They estimate that over 30% of women and young girls with T1D either have or will develop an eating disorder.
I don’t know about you but I find these statistics extremely disturbing.
These are not just statistics, these women and girls are our friends, mothers, daughters, and sisters.
Yet they are struggling with such a deadly combination risking their very lives to either lose or maintain low body weight and the majority of us don’t even know this exists.
We need to learn what to look out for so we can get them the help they desperately need before it is too late.
Anyone who has a diabetic preteen, teen, or young woman in their life should keep an eye out for any of these signs or symptoms.
If you start to notice several symptoms, alarm bells should be going off and you need to discuss this with the diabetes care team.
Emotional and Behavioral
- neglecting diabetes management
- secrecy around diabetes management
- skipping diabetes-related appointments
- fear of low blood sugars
- stating that “insulin makes me fat”
- extreme increase or decrease in diet
- extreme anxiety about body image
- restricting certain food groups to lower insulin doses
- avoids family or public eating
- not wanting to test or inject in front of others
- overly strict food rules
- constantly preoccupied with food, weight, or calories
- excessive exercise
- increased sleep
- withdrawing from activities with family or friends
- not filling prescriptions
- a continued A1c of 9.0 or higher
- A1c inconsistent with meter readings
- unexplained weight loss
- constant bouts of nausea or vomiting
- persistent thirst and frequent urination
- multiple DKA or near DKA episodes
- low sodium and/or potassium
- frequent bladder/yeast infections
- irregular or absent menstruation
- blurry vision
- fatigue or lethargy
- dry skin and hair
Although the restriction of insulin does cause type 1 diabetics and their caregivers are fully aware of the fact that this practice also causes the blood glucose levels to skyrocket significantly increasing the risk of many complications of diabetes Mellitus.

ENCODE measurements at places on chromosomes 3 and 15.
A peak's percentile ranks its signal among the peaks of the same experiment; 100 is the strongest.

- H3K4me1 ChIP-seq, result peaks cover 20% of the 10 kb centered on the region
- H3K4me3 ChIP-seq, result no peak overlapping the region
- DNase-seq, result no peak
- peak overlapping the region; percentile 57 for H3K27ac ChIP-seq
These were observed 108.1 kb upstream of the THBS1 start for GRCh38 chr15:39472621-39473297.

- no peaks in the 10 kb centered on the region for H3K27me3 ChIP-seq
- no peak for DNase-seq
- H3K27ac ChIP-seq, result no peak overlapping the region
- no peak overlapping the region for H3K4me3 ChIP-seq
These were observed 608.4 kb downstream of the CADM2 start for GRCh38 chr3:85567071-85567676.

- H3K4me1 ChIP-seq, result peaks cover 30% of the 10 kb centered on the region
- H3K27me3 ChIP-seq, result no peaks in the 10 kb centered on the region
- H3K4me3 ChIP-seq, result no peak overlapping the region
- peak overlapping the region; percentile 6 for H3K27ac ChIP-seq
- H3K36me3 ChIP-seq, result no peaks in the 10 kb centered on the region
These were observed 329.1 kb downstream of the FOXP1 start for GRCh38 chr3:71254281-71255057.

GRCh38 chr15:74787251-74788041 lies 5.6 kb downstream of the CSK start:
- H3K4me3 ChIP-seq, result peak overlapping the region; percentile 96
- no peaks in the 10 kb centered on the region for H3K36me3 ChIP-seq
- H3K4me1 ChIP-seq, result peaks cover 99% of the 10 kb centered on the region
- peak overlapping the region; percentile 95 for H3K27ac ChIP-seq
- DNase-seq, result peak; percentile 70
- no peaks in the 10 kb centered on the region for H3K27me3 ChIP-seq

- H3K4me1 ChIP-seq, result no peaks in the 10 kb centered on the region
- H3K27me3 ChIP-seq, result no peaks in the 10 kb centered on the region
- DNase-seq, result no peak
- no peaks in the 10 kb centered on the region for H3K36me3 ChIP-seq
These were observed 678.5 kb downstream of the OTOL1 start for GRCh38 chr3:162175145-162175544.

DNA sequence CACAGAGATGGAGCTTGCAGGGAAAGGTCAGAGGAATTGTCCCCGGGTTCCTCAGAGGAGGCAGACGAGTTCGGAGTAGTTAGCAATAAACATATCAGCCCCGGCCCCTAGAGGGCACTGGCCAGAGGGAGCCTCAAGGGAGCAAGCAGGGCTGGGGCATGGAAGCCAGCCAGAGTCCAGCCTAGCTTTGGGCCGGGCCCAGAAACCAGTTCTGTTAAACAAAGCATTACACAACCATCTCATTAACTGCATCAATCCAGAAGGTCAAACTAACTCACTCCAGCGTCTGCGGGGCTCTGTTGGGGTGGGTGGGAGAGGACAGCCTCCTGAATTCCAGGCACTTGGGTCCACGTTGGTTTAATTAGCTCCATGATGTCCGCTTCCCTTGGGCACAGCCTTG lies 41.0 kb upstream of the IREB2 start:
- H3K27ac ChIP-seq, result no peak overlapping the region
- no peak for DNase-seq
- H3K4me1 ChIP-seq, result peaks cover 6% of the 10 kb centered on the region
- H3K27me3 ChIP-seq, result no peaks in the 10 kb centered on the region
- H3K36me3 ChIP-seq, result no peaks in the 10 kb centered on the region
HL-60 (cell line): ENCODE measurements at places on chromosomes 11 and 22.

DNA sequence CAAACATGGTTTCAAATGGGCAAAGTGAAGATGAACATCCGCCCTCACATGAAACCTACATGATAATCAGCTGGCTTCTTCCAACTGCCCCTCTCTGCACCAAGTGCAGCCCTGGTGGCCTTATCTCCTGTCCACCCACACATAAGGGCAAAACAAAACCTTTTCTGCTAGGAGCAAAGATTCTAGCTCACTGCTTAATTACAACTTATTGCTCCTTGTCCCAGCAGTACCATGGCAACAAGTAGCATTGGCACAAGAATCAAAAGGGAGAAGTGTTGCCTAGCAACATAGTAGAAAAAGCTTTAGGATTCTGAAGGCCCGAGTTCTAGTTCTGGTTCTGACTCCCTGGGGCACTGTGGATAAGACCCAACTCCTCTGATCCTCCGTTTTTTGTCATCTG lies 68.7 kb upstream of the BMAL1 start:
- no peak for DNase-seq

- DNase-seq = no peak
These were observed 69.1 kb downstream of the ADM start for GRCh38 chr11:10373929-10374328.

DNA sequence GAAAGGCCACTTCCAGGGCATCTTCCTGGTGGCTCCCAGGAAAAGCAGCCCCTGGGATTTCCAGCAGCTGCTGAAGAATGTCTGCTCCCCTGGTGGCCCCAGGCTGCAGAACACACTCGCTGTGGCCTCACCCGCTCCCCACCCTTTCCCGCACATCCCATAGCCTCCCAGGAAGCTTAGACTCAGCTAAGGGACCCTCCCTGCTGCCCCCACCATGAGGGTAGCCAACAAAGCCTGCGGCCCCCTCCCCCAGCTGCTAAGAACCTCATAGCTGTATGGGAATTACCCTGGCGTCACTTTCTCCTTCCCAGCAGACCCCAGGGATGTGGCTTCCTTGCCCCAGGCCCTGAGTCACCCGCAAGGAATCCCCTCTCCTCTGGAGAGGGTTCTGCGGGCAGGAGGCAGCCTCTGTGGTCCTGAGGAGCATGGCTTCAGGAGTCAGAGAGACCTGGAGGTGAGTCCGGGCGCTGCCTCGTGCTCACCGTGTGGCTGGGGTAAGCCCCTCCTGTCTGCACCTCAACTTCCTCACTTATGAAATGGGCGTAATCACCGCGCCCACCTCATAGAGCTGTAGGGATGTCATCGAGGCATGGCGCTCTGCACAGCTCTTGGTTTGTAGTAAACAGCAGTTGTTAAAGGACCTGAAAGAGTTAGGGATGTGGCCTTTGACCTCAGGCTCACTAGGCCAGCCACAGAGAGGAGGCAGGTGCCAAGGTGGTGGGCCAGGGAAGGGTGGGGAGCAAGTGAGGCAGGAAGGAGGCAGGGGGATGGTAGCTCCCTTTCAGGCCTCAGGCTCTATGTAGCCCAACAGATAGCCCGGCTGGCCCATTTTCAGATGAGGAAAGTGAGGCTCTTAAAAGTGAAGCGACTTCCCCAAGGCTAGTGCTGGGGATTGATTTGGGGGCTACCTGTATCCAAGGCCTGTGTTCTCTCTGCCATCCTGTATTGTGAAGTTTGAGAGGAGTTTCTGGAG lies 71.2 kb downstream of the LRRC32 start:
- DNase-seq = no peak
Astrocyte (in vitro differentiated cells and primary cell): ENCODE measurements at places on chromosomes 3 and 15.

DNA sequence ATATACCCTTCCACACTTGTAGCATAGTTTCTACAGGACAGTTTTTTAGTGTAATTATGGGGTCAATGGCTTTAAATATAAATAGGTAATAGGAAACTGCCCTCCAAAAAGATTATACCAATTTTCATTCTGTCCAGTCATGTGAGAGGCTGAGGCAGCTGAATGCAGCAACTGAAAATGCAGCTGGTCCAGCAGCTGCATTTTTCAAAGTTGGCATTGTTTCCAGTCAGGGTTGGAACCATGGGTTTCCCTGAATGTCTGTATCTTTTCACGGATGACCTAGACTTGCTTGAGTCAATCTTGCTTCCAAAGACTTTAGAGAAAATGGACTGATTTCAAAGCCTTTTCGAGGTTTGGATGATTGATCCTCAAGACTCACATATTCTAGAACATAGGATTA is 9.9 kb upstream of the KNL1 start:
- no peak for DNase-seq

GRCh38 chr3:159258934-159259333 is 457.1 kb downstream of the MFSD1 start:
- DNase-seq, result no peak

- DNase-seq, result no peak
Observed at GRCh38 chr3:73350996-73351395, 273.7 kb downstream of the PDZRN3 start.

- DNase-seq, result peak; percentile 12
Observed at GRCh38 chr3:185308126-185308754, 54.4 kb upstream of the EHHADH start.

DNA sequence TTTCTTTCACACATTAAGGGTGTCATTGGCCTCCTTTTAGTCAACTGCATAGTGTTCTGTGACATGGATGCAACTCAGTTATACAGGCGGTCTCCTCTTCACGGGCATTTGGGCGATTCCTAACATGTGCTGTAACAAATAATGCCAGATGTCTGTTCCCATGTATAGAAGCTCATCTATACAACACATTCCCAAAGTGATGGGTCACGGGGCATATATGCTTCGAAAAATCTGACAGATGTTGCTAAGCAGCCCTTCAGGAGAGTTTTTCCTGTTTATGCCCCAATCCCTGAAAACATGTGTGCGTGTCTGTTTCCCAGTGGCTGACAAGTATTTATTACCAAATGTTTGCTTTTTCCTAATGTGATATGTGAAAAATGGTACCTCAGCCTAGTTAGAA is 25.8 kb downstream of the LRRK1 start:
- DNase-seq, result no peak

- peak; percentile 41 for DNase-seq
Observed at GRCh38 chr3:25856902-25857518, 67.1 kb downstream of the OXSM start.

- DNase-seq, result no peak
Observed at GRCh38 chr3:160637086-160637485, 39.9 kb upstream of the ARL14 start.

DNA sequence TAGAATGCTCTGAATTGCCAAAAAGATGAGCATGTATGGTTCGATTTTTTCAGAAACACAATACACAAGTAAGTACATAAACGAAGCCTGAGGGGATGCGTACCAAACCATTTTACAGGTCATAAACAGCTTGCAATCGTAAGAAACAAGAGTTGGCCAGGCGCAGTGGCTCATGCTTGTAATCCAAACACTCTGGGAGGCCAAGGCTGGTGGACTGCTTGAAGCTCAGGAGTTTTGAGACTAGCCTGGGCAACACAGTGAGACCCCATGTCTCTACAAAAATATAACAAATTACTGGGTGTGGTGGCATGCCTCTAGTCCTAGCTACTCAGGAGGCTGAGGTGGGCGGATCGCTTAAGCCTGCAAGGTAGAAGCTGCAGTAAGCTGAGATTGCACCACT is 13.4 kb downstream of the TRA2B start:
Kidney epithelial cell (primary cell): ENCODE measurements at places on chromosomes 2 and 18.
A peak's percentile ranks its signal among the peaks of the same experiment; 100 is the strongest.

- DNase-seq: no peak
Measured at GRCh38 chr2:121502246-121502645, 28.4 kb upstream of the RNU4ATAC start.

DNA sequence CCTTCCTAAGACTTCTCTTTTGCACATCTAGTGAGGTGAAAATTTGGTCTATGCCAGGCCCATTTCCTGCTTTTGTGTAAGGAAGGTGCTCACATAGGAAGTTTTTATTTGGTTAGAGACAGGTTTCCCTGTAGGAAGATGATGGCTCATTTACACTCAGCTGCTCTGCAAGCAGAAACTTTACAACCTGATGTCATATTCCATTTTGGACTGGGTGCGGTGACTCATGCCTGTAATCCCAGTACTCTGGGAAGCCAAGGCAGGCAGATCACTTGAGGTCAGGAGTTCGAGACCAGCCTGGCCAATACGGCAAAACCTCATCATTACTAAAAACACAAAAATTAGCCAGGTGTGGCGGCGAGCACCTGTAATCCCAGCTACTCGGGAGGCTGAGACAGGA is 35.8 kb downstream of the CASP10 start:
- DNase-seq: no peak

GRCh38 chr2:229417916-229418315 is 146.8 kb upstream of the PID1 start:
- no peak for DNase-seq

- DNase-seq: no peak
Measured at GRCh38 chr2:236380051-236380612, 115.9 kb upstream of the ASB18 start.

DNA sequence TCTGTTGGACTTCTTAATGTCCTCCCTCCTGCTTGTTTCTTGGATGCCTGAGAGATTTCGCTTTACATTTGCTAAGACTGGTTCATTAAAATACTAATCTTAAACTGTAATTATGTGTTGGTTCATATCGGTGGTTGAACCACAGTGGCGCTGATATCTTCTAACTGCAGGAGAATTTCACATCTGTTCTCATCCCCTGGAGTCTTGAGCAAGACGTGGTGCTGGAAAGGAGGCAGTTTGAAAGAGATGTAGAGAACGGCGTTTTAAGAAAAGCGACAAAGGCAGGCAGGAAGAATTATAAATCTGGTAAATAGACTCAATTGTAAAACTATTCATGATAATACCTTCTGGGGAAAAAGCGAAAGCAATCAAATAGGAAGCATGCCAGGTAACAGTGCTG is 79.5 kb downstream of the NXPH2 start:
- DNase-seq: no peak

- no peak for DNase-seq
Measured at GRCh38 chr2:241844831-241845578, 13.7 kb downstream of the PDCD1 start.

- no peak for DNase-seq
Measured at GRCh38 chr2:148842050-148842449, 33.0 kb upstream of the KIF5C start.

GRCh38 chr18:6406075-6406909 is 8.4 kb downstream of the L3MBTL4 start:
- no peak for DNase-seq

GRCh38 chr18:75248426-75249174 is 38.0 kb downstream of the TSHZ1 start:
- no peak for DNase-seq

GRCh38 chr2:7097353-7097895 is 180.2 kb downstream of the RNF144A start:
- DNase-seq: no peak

Some of those complications can be felt in the short term and others only become apparent over time.
Short term health effects of withholding insulin for weight loss can include:
- slow healing of wounds – high blood sugar causes slower circulation which affects the function of both the red and white blood cells decreasing the body’s ability to heal
- increased bacterial infections – high blood sugar reduces the body’s ability to fight off infection-causing bacteria. This in turn increases the risk of developing sepsis, gangrene, or bone infection.
- increased yeast infections – increased blood sugar encourages overgrowth of yeast often in the vaginal area.
- muscle atrophy – withholding insulin means the body can’t use the glucose from the food we eat causing starvation which means our cells will begin to break down muscle tissue for energy.
- disruption of the menstrual cycle – starvation can cause the menstrual cycle to become irregular or possibly even cease.
- severe dehydration – insulin deficiency puts the body in starvation mode which causes the body to break down tissue causing ketones to use as fuel, our body tries to flush the ketones through increased urination causing dehydration.
- electrolyte imbalance – when the kidneys extract ketones to use as the fuel they also extract sodium and potassium which can cause an electrolyte imbalance especially if the person is also vomiting which commonly occurs with high ketone levels.
High blood sugars and the heightened ketone levels cause the blood to be acidic which causes damage to blood vessels.